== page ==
Addressing the issue of what constitutes a voluntary and intelligently made plea, the Supreme Court in North Carolina v. Alford, 400 U.S. 25, 27 L. Ed. 2d 162, 91 S. Ct. 160 (1970), held that a defendant's guilty plea was not rendered constitutionally invalid because the defendant protested his innocence as long as there was a strong factual basis for the plea presented by the state. "When his plea is viewed in light of the evidence against him, which substantially negated his claim of innocence and which further provided a means by which the judge could test whether the plea was being intelligently entered, . . ., its validity cannot be seriously questioned." Id. at 38. In cases since Alford, courts have held that a judge may commit constitutional error if he accepts a guilty plea when defendant's admission of guilt is equivocal, and a sufficient factual basis is lacking. See U.S. v. Hecht, 638 F.2d 651, 653 (3d Cir. 1981); Willett v. State of Georgia, 608 F.2d 538, 540 (5th Cir. 1979); United States ex rel. Dunn v. Casscles, 494 F.2d 397, 399-400 (2d Cir. 1974).

 Throughout the plea colloquy on January 10, 1983, Gilmore's attorney, Emmanuel Dimitriou, repeatedly emphasized that Gilmore was not admitting his guilt and that, in fact, he had no recollection of any of the acts related to the alleged incident as a result of his consumption of alcohol and his physical exhaustion at the time. Petitioner's Exhibit A, at 7-8, 10. Therefore, the only factual basis for the plea were the facts Mr. Haddad, for the Commonwealth, stated would have been presented at trial. These were limited to facts about the cause of death, i.e., blood alcohol level and blood meperidine level of decedent and two conflicting statements petitioner had allegedly made as to his involvement in the events which led to his wife's death. One was a statement to Trooper Pease that he had injected his wife with a vitamin and meperidine combination; the second was a statement to Chief Harley Smith in which Gilmore denied having made any injections. Petitioner's Exhibit A, at 5-7.

 On February 28, 1983, after rejecting the plea bargain and the recommendation of probation and a $10,000 fine, Judge Schaeffer attempted to engage in a colloquy with petitioner about the alleged admissions to Trooper Pease which were the basis of the Commonwealth's case against him. At this point, counsel for petitioner objected to any questioning by the judge stating that he had advised his client that his open plea was based on the record as it had already been established and that additional colloquy was unnecessary. Id. at 7. Judge Schaeffer then promptly ordered the plea withdrawn.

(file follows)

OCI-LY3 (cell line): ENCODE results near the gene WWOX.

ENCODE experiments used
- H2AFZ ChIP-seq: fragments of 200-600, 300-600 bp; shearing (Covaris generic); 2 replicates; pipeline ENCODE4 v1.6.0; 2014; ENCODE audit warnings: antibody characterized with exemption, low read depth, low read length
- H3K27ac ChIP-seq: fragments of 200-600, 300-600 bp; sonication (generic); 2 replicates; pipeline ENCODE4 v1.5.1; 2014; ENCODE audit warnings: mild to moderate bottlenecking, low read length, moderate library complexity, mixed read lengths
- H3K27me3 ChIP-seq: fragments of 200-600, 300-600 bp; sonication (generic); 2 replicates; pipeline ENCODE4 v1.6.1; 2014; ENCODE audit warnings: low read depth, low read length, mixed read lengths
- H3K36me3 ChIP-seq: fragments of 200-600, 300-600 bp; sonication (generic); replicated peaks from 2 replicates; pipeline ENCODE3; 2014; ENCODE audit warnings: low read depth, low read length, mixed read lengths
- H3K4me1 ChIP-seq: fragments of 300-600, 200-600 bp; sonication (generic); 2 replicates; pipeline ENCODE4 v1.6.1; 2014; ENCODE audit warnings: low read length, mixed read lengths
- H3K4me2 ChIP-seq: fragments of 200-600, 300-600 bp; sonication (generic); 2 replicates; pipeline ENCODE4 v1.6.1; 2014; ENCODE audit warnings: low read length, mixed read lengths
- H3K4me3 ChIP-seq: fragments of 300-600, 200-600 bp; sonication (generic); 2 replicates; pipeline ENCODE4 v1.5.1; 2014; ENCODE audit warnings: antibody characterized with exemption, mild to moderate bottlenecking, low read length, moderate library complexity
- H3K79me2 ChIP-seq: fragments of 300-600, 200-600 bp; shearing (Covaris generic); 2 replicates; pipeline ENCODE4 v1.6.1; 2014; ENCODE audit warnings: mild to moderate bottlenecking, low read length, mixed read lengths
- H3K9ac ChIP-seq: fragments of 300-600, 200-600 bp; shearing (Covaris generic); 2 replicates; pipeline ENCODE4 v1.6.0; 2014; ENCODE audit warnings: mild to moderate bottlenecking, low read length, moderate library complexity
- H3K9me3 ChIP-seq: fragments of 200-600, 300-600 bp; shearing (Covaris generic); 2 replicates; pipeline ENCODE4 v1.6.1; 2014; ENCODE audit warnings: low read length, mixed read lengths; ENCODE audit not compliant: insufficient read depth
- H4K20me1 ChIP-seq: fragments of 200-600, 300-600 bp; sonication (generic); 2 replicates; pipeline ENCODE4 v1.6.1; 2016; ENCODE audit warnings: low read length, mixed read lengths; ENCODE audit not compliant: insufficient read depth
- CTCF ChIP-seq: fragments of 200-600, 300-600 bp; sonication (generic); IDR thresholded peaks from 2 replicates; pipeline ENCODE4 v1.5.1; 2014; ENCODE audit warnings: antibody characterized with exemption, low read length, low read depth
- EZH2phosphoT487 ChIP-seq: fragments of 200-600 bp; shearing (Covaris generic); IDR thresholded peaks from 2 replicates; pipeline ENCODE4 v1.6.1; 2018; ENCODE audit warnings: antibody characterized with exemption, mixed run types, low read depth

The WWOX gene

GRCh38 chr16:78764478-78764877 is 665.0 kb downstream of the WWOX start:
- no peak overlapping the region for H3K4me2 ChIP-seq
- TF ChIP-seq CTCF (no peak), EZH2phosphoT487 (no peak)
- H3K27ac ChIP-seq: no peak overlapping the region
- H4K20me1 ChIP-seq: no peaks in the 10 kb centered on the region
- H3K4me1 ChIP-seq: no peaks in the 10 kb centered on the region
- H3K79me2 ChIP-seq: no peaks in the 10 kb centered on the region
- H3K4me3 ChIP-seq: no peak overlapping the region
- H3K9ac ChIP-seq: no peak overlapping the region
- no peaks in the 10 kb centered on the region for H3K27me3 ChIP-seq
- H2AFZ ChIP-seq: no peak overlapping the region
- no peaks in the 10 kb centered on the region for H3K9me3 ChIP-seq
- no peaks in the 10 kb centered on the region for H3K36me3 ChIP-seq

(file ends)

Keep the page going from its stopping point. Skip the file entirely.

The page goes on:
While it may have been preferable for Judge Schaeffer to elaborate on the reasons for his actions on the record at the time, I do not think his failure to do so affects the validity of his actions, and I accept and agree with his conclusion that there was an inadequate factual basis to support petitioner's guilty plea. The primary evidence pointing to petitioner's guilt were the admissions he allegedly made to Trooper Pease to the effect that he had injected his wife with meperidine. Yet, at the plea hearings, petitioner was adamant that he was not admitting his guilt. He also refused, through his counsel, in response to Judge Schaeffer's questions, to acknowledge making any statements to Trooper Pease. Without verification of these statements at a minimum which could come only from the lips of petitioner, there was an insufficient basis for the plea. Statements which petitioner never admitted having made and the circumstances of which are unclear, are simply insufficient to support the guilty plea under North Carolina v. Alford, 400 U.S. 25 at 27, 27 L. Ed. 2d 162, 91 S. Ct. 160 (1970), and its progeny. It is unclear from the record presented to me when petitioner allegedly made his conflicting statements; it is also unclear what petitioner's mental and physical condition was at the time he allegedly made the statements. Finally, petitioner's statement in which he allegedly admitted to injecting his wife with meperidine does not include a statement as to what time frame his admission covered, i.e. immediately prior to her death or several days before.

 Therefore, jeopardy had not attached irrevocably to the plea to involuntary manslaughter entered by petitioner. And Judge Schaeffer, in ordering petitioner's guilty plea to be withdrawn and petitioner to stand trial, did not expose petitioner to a violation of the constitutional prohibition against double jeopardy for the involuntary manslaughter charge. Furthermore, under Klobuchir v. Commonwealth of Pennsylvania, 639 F.2d 966 (3d Cir.), cert. denied, 454 U.S. 1031, 102 S. Ct. 566, 70 L. Ed. 2d 474 (1981), jeopardy has not attached to the higher offense with which petitioner was charged.

 An appropriate order follows.

 O R D E R

 NOW, October 10, 1985, upon consideration of petitioner Gilmore's petition for writ of habeas corpus, petitioner's objections to the Report and Recommendation of United States Magistrate Tullio Gene Leomporra, and for the reasons stated in the accompanying memorandum, IT IS ORDERED that the petition for writ of habeas corpus is DENIED and DISMISSED WITHOUT AN EVIDENTIARY HEARING.

 There is no probable cause for appeal.